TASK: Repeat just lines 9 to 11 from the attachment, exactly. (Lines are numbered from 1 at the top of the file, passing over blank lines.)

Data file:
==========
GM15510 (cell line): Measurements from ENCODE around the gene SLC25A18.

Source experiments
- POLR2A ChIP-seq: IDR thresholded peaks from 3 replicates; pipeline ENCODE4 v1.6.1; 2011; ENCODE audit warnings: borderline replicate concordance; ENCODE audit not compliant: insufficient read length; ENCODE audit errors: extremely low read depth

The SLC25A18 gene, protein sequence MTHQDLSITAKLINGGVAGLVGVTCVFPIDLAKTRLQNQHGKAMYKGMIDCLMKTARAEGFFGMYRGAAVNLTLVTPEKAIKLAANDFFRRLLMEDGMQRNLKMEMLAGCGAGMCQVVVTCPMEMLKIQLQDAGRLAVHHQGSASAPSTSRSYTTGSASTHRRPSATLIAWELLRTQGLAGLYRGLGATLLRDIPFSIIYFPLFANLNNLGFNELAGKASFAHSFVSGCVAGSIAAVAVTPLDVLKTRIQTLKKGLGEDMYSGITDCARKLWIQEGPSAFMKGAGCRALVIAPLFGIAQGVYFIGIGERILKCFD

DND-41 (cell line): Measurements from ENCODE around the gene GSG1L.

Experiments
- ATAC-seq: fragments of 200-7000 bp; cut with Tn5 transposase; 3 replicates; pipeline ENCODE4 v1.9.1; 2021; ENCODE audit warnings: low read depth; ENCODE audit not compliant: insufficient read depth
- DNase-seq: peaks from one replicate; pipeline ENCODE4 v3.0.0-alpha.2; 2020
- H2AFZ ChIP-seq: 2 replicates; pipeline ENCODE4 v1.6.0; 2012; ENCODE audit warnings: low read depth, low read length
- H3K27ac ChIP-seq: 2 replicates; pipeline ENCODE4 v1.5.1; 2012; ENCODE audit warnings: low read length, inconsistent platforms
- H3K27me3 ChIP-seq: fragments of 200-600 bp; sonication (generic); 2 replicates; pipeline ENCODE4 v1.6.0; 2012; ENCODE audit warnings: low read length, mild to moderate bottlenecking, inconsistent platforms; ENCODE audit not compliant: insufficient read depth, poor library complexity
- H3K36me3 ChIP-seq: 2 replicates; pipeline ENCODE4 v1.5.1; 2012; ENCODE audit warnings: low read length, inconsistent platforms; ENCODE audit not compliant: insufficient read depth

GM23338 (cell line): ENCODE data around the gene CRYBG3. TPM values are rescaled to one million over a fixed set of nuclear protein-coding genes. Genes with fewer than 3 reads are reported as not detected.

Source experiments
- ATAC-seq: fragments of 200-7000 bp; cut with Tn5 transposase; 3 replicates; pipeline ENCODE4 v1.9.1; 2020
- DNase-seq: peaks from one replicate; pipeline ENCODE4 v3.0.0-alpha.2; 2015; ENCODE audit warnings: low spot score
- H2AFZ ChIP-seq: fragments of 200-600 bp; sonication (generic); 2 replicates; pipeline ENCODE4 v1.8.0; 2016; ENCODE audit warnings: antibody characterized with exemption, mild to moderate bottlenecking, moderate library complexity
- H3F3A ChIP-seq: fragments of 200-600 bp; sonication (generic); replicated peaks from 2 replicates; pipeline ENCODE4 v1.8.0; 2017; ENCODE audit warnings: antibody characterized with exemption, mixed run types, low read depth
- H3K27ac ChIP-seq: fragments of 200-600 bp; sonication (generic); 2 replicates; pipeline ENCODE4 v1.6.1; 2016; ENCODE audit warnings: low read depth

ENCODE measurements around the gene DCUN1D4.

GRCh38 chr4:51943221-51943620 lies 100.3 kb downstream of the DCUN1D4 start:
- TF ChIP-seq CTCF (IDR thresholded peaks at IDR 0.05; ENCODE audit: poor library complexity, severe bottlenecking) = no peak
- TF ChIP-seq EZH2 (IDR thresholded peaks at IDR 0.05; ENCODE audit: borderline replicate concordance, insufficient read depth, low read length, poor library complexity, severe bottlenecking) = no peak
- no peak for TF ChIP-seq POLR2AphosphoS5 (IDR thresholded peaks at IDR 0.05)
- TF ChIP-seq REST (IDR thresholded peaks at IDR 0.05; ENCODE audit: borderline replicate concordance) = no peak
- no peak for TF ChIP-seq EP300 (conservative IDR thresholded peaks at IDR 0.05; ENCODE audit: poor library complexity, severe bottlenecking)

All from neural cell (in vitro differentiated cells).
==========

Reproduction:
- H2AFZ ChIP-seq: 2 replicates; pipeline ENCODE4 v1.6.0; 2012; ENCODE audit warnings: low read depth, low read length
- H3K27ac ChIP-seq: 2 replicates; pipeline ENCODE4 v1.5.1; 2012; ENCODE audit warnings: low read length, inconsistent platforms
- H3K27me3 ChIP-seq: fragments of 200-600 bp; sonication (generic); 2 replicates; pipeline ENCODE4 v1.6.0; 2012; ENCODE audit warnings: low read length, mild to moderate bottlenecking, inconsistent platforms; ENCODE audit not compliant: insufficient read depth, poor library complexity